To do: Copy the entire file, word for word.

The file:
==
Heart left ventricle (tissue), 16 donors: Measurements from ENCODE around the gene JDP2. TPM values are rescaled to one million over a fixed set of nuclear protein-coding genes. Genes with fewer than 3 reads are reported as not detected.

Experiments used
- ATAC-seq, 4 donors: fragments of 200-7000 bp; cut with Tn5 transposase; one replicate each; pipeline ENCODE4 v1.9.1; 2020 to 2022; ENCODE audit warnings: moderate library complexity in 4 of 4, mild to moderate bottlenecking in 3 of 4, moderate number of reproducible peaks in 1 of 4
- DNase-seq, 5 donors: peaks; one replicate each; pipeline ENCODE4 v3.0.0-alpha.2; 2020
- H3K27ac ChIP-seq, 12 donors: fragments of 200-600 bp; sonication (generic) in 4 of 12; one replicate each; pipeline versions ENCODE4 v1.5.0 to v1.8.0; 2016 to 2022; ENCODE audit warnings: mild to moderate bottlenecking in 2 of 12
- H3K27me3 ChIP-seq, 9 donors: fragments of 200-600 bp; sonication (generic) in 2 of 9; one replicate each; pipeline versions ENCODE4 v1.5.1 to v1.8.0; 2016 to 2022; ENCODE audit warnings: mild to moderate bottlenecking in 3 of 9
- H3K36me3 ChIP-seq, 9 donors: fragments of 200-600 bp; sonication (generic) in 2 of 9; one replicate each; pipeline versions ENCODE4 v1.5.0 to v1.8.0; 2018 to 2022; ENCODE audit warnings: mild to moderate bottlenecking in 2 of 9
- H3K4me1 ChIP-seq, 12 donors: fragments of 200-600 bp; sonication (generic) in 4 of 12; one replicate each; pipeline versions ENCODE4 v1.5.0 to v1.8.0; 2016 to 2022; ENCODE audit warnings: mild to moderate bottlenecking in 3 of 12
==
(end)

Heart left ventricle (tissue), 16 donors: Measurements from ENCODE around the gene JDP2. TPM values are rescaled to one million over a fixed set of nuclear protein-coding genes. Genes with fewer than 3 reads are reported as not detected.

Experiments used
- ATAC-seq, 4 donors: fragments of 200-7000 bp; cut with Tn5 transposase; one replicate each; pipeline ENCODE4 v1.9.1; 2020 to 2022; ENCODE audit warnings: moderate library complexity in 4 of 4, mild to moderate bottlenecking in 3 of 4, moderate number of reproducible peaks in 1 of 4
- DNase-seq, 5 donors: peaks; one replicate each; pipeline ENCODE4 v3.0.0-alpha.2; 2020
- H3K27ac ChIP-seq, 12 donors: fragments of 200-600 bp; sonication (generic) in 4 of 12; one replicate each; pipeline versions ENCODE4 v1.5.0 to v1.8.0; 2016 to 2022; ENCODE audit warnings: mild to moderate bottlenecking in 2 of 12
- H3K27me3 ChIP-seq, 9 donors: fragments of 200-600 bp; sonication (generic) in 2 of 9; one replicate each; pipeline versions ENCODE4 v1.5.1 to v1.8.0; 2016 to 2022; ENCODE audit warnings: mild to moderate bottlenecking in 3 of 9
- H3K36me3 ChIP-seq, 9 donors: fragments of 200-600 bp; sonication (generic) in 2 of 9; one replicate each; pipeline versions ENCODE4 v1.5.0 to v1.8.0; 2018 to 2022; ENCODE audit warnings: mild to moderate bottlenecking in 2 of 9
- H3K4me1 ChIP-seq, 12 donors: fragments of 200-600 bp; sonication (generic) in 4 of 12; one replicate each; pipeline versions ENCODE4 v1.5.0 to v1.8.0; 2016 to 2022; ENCODE audit warnings: mild to moderate bottlenecking in 3 of 12